This Is AuburnElectronic Theses and Dissertations

Provenance of a boulder-bearing impact breccia from surface outcrops and a drill-core from the Wetumpka Impact Structure, Elmore County, Alabama




Chinchalkar, Neeraja

Type of Degree

Master's Thesis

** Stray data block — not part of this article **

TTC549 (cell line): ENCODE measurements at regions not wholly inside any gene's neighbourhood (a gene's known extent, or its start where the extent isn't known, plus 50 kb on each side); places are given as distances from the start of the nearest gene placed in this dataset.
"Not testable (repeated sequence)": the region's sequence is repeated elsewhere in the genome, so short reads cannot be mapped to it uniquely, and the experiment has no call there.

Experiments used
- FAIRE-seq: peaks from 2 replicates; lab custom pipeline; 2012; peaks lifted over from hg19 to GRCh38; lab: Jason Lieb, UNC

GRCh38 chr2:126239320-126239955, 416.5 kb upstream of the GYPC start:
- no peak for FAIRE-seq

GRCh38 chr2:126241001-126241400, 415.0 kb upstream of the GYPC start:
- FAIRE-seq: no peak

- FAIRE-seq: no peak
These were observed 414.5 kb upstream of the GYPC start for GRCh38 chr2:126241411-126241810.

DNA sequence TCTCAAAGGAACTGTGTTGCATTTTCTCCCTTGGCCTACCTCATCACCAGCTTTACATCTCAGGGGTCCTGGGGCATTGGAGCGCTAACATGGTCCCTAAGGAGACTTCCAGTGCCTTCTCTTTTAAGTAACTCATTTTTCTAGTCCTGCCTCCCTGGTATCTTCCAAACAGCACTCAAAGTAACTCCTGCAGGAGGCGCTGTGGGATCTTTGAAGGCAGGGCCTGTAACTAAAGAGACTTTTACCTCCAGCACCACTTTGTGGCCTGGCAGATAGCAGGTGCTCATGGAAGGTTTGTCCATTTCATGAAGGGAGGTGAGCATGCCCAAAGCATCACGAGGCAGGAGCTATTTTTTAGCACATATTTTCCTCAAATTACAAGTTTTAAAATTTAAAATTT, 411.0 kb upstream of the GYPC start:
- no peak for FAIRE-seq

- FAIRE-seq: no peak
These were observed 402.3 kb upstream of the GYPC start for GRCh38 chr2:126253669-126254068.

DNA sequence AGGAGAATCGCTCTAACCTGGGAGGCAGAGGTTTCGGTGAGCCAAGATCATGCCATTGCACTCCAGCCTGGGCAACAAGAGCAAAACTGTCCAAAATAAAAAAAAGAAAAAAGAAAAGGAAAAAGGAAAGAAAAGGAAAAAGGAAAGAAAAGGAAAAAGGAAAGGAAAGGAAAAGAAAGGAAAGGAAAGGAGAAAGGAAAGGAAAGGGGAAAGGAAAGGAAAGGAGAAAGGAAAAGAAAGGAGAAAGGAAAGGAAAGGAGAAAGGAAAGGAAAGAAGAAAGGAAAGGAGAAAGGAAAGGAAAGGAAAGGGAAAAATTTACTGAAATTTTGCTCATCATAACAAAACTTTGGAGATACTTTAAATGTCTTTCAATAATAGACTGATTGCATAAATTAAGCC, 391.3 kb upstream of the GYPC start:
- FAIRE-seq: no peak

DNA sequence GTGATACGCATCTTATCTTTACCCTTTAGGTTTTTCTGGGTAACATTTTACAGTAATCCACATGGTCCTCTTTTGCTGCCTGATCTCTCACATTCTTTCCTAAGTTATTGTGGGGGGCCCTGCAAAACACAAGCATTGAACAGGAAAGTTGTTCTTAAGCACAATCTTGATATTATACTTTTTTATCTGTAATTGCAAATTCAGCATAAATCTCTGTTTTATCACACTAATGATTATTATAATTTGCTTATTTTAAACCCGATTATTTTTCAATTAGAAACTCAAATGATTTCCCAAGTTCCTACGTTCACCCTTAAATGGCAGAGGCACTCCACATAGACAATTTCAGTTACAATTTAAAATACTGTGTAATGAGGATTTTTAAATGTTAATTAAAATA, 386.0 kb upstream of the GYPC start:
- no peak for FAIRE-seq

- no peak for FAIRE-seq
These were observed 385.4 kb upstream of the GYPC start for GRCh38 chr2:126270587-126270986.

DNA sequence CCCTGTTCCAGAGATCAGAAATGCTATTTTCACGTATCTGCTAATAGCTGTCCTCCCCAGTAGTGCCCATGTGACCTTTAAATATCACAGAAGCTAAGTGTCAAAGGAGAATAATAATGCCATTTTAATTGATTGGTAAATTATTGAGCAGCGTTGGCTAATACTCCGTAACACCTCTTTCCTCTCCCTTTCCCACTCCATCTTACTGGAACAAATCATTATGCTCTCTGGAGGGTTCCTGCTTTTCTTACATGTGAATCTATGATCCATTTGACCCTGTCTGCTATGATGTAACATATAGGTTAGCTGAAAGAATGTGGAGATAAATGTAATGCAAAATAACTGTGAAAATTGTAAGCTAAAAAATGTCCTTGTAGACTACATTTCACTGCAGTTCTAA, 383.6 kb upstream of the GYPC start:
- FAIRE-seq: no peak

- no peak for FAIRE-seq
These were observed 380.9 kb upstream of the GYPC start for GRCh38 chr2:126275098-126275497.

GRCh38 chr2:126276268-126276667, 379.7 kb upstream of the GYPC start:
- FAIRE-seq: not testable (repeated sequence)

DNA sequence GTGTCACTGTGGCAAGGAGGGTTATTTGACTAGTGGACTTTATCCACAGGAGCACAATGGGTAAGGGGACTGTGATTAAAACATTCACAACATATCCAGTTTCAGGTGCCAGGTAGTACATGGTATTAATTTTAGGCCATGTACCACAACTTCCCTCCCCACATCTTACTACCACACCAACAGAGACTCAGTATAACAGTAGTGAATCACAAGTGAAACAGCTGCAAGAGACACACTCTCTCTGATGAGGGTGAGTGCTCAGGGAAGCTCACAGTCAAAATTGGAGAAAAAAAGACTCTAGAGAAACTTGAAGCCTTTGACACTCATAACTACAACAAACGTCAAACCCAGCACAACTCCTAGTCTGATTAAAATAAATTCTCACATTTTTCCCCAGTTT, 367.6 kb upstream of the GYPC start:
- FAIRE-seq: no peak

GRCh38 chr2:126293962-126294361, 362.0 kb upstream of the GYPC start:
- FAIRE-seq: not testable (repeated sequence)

The Wetumpka crater is a shallow marine impact structure located in the Elmore County, Alabama. The impact event occurred at approximately 85 Ma, during Late Cretaceous. The target was a shallow marine environment with a water depth of about 30 m or less and the lithology consisted of soft sediments belonging to the Tuscaloosa Group and Eutaw Formation, and crystalline pre- Cretaceous Appalachian quarzitic schistose and gneissose basement rocks. The rim of the crater is made of the same crystalline Appalachian rocks as the local basement, whereas the crater floor consists of a mixed lithology of target sediments of the Tuscaloosa Group and Eutaw Formation, which form the trans-crater slide, are the provenance of the crater-filling impactite sands, and a boulder-bearing breccia deposit. The present study was aimed at understanding the mode of emplacement of this breccia unit, which occurs in the central crater floor area and resembles polymict proximal ejecta deposits as in other craters. In the present study, outcrop mapping, drill- core logging, and petrographic studies were completed to understand the nature and origin of this breccia unit. Field mapping was done to characterize the breccia deposit and identify and map large oriented boulders in the deposit. Petrographic analyses indicated poorly sorted nature, which is characteristic of mass-movement deposition such as a debris flow. Possible shock features such as planar fractures in quartz, kink-banded micas, as well as potential impact-generated spherules were identified in thin sections and analyzed with electron microprobe. AU scientific drill core #09-02 was logged in order to characterize the subsurface nature of the breccia. All results indicate that the breccia is very poorly sorted with clasts ranging in size from less than 0.5cm to more than 10m. Water did not play any significant role in the formation or emplacement of this breccia unit. Presence of large boulders in the breccia is best explained by a large mass movement of proximal ejecta from the crater rim to the crater floor during early modification. The oriented nature of the boulder sized clasts has been attributed to rotation during mass transport of the boulders in to the crater center. The emplacement of this breccia is interpreted as the last impact-related process to occur before the marine water resurge with accompanying deposition of chalk.